The Internet of Things: Smart Home Tech

Smart home technology may just be in its growing years, but there’s still a lot of powerful, efficient equipment that you can still use to make your home a little more “smarter”.

Before I get into it, I’ll answer the question, “What are smart homes and how do they work?”. Essentially, a smart home is quite obviously a house that is linked together with household stuff that can talk to each other through the internet, and can give you the ability to switch off/on things at home, regulate the temperature, all at your fingertips. The “Internet of things” is a phrase used to describe products that can be identified over a digital network and are connected to one another. Think of it like a web, where every point is in someway connected to the other object, no matter how far it may be kept, as long as it is connected to the same network. So in essence, your air conditioner could talk to your digital door lock, so that as soon as someone enters, the AC switches on. Much of this has become possible simply by the evolution of the phone/tablet. It opens the gateway to a plethora of technologies, available to you at a swipe of the finger.

Some examples of smart home technology (from http://home.howstuffworks.com/smart-home2.htm):

  • Cameras will track your home’s exterior even if it’s pitch-black outside.
  • You can control a thermostat from your bed, the airport, anywhere your smartphone has a signal.
  • LED lights let you program color and brightness right from your smartphone.
  • Motion sensors will send an alert when there’s motion around your house, and they can even tell the difference between pets and burglars.
  • Smartphone integration lets you turn lights and appliances on or off from your mobile device.
  • Door locks and garage doors can open automatically as your smartphone approaches.
  • Auto alerts from your security system will immediately go to your smartphone, so you instantly know if there’s a problem at home.
  • Many devices also come with built-in web servers that allow you to access their information online.
  • Trash cans that monitor what you throw away and generate online orders for replacements.
  • Refrigerators that create dinner recipes based on the ingredients stored inside.
  • Washers and dryers that send text message alerts when their cycle has ended.

But it goes without saying that most of how you choose to automate your home is upto you. There are no dependencies or requirements. Everything is modular, which means that every aspect of what you choose to install can either be standalone or mixed with other things, but it is not necessary to have one thing installed in order to install something else. However, there is quite a fair bit of planning involved, because there may be some rewiring or renovation required for it to function.

Smart home tech is also very useful for elderly people that live alone. The home can alert the resident when it’s time to take their medicine, it can call the hospital if the resident falls, track their eating/sleeping cycles and a lot more things. If they are a little forgetful, it can also remind them to switch off water taps before they overflow, or to shut off the oven before the house burns down in flames.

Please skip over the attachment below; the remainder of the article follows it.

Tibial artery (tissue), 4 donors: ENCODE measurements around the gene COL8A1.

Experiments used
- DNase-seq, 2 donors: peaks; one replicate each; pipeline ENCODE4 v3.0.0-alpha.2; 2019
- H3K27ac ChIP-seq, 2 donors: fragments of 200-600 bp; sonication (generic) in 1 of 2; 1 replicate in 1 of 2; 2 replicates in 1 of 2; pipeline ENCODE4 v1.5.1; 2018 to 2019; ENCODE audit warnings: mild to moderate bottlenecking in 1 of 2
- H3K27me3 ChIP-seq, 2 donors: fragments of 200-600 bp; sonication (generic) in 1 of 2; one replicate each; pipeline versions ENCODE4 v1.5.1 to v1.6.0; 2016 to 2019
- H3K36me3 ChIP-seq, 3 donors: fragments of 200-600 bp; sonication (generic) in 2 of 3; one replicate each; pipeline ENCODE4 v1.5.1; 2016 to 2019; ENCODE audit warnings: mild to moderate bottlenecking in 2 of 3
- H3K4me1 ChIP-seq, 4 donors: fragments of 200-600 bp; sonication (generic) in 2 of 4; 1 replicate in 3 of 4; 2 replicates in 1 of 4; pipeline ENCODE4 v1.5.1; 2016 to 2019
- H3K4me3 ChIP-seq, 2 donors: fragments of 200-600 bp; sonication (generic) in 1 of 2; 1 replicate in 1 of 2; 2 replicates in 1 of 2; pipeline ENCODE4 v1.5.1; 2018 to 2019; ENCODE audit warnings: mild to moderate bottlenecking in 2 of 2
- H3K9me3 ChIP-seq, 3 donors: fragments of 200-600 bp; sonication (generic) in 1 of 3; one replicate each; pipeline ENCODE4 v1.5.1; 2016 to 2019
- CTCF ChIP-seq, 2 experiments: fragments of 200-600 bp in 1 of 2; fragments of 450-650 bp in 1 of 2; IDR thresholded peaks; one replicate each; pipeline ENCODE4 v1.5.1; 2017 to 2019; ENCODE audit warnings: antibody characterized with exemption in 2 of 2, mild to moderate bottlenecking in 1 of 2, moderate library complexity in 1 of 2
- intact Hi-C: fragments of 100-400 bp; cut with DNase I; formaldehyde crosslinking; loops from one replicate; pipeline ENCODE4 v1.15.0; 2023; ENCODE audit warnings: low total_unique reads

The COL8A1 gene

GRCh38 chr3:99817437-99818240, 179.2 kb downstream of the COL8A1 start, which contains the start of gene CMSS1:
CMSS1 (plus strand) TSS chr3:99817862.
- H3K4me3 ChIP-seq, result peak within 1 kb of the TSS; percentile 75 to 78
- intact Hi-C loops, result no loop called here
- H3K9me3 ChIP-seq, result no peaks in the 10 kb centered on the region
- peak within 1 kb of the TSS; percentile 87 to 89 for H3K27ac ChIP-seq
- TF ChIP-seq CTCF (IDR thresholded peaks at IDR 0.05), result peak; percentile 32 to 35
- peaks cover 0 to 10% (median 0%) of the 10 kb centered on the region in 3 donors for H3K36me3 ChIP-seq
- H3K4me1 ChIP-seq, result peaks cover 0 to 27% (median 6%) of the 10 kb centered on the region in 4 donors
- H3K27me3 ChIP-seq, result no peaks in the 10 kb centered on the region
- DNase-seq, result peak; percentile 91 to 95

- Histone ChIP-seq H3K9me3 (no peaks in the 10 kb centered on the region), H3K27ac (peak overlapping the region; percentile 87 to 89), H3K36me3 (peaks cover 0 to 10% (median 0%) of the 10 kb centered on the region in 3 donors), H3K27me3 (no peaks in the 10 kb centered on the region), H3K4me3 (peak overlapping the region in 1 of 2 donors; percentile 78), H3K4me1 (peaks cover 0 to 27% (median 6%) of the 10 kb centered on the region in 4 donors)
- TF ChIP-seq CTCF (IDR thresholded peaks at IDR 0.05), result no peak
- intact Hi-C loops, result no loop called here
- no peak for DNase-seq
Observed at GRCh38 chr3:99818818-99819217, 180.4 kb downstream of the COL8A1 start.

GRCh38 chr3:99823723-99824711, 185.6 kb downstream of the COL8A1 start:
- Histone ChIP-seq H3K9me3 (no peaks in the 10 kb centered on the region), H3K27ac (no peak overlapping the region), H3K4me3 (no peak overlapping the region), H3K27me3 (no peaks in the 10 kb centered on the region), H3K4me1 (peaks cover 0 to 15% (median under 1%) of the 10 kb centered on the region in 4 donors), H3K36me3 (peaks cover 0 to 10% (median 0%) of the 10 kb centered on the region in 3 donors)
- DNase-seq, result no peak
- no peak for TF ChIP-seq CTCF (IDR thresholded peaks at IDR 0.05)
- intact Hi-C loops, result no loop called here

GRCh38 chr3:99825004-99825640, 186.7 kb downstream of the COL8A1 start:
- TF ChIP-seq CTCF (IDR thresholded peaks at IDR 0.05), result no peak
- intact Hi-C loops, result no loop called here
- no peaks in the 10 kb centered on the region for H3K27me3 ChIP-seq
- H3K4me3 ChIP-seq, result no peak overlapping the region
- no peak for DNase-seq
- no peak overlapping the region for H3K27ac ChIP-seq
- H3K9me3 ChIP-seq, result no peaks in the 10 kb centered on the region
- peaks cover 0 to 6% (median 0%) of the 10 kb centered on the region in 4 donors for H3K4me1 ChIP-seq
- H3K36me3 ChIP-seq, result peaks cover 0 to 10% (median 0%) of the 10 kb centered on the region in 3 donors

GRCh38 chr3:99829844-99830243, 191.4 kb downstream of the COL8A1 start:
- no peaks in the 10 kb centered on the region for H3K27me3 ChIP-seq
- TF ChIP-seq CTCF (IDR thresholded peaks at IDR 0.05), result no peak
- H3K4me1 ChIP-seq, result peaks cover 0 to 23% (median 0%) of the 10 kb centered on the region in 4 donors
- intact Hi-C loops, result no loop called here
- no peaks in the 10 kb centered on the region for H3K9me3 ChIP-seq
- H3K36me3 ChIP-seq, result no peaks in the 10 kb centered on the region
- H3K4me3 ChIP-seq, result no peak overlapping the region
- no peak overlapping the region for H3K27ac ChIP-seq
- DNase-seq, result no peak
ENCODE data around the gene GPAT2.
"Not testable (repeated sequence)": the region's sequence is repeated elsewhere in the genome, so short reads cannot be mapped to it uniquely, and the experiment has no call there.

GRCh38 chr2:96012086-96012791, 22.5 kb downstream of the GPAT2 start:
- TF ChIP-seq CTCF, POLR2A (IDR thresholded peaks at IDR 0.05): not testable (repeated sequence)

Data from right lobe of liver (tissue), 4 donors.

A smart home can sound quite daunting, especially to those people who aren’t comfortable with computers. One common mind block people have towards the concept is the fact that it may be more complex than actually usable. This is why it’s advisable to start with a basic system rather than equipping your house with something out of Bill Gate’s Seattle mansion.

There are some drawbacks and threats though. Hackers can find a way into the networked appliances, and may find a way to cause a major problem, so assess the safety of the house and whether you actually need it, especially in a country like India, where cyber attacks are quite common and the infrastructure hasn’t been developed to reliably keep invaders out.

My opinion on smart homes: I’m quite reluctant to gimmicky technology, especially if it doesn’t really fill a need. For example, the Apple watch, where you can send your heartbeat to another person, which is a really creepy way of telling someone you love them. When I think smart home tech, I still envision not completely reliable or useful appliances though. You can switch on an AC from 20 miles away, but realistically, what good does that do? However, I’m not a complete skeptic. Lights that switch on only when a person is around are quite efficient and useful, but again, have we become so lazy so as to not switch a light off when exiting a room? While it sounds like a lot of fun, smart home tech is just going to make us lazier, and how much ever we hate to admit it, it might just do more harm than good.

If you’re inclined to buy or check out any of these things for your house, you can see this website which details all of the various kinds of tech: http://www.huffingtonpost.in/2016/06/21/these-indian-products-using-smart-technology-will-make-your-home/

Also, read more at HowStuffWorks, one of the most comprehensive and elaborate sites on this topic: http://home.howstuffworks.com/smart-home.htm

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